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Scientists at the University of St Andrews are helping to build the world’s most powerful solar telescope, which it’s hoped will help address fundamental questions at the core of contemporary solar physics.

Due to be launched in 2019, the $300 million (£197 million) Daniel K. Inouye Solar Telescope (DKIST) – the largest ground-based telescope in the world – will reveal the surface of the sun in unprecedented detail.

Professor Alan Hood, an expert in solar physics at the University of St Andrews, has hailed the telescope being built at the US National Solar Observatory on Haleakala Mountain in Maui, Hawaii, as the most exciting development in ground-based solar observation in decades.

The telescope’s 4-metre diameter mirror will visualise features as small as 18 miles on the surface of the Sun – the equivalent of being able to see a £1 coin from a distance of 60 miles – and capture high-speed measurements of the atmospheres and aura surrounding the Sun.

Professor Hood, based at the School of Mathematics and Statistics at the University of St Andrews said: “Ground-based solar physics is a growth area in the UK. DKIST uniquely combines high performance specifications and technology designed to visualise and capture images of the Sun to increase our knowledge of the nearest star to Earth.

“Once operational the telescope will enable us to determine how the Sun’s magnetic field can transfer, store and release magnetic energy in the form of heat and dynamic eruptions.”

A consortium of leading UK scientific institutes is working on the project, funded mainly by the US National Science Foundation.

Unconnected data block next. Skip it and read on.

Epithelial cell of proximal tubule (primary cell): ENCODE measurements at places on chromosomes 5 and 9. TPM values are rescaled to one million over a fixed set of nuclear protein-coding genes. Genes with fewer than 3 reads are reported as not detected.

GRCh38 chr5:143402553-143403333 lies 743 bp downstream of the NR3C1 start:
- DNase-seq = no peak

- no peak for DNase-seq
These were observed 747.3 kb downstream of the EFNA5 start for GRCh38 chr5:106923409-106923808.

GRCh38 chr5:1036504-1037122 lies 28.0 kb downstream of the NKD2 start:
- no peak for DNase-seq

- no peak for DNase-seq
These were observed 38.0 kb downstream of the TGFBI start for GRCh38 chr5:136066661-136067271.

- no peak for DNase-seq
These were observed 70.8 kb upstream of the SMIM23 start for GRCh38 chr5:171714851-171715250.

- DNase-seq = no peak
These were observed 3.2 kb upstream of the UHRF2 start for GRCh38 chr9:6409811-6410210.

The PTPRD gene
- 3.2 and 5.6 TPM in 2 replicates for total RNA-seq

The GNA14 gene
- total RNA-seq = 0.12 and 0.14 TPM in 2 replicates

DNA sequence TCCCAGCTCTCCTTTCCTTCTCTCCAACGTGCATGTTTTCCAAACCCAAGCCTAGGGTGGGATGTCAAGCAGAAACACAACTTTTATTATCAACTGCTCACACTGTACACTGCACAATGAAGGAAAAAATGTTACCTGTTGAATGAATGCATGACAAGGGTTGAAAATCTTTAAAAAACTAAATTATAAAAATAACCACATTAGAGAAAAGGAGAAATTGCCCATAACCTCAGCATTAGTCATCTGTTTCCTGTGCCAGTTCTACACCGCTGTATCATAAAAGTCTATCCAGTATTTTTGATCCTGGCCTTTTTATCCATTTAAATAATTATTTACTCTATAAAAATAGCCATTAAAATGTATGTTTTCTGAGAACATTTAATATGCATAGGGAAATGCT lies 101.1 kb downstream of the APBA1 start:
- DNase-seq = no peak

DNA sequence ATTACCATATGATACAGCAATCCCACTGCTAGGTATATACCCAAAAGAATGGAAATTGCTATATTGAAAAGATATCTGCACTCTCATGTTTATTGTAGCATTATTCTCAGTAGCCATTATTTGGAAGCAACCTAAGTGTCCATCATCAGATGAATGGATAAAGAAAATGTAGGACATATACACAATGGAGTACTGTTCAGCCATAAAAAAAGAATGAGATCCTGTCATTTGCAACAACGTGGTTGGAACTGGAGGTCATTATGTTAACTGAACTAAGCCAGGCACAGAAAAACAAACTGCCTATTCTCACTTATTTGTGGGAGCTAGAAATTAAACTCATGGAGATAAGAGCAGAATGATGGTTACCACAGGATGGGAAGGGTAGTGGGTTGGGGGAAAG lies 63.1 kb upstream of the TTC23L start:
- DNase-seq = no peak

The University of St Andrews is making a major contribution to the DKIST project. In addition to Prof Hood’s involvement, Professor Clare Parnell is a member of the Science Working Group determining the science goals for DKIST, while Professor Ineke De Moortel is a member of the software team developing analysis tools to enhance, detect and track the multitude of waves and flows emanating from the Sun.

“Developing the theory to explain the observations gained from the telescope is a crucial aspect of the project,” continued Prof Hood.

“However, the pivotal role played by UK scientific institutions individually and collaboratively will also help the country’s solar physics community maximise the telescope’s potential. Tools to process data and providing support to develop observational proposals are just two examples of what will be possible. The prospects, like the views captured by DKIST, are hugely exciting.”

ENDS

Notes to News Editors

The Daniel K Inouye Solar Telescope (DKIST) will be launched in 2019. The consortium of UK institutes involved in the project is led by Queen’s University Belfast and includes the University of St Andrews, the University of Glasgow, Armagh Observatory, Northumbria University, University College London and the Universities of Sheffield and Warwick.

Professor Hood (University of St Andrews) is available for interview on tel: 01334 463710 or email: awh@st-andrews.ac.uk

Images are available on request.

Issued by the University of St Andrews Communications Office, contactable on 01334 467230, or at proffice@st-andrews.ac.uk

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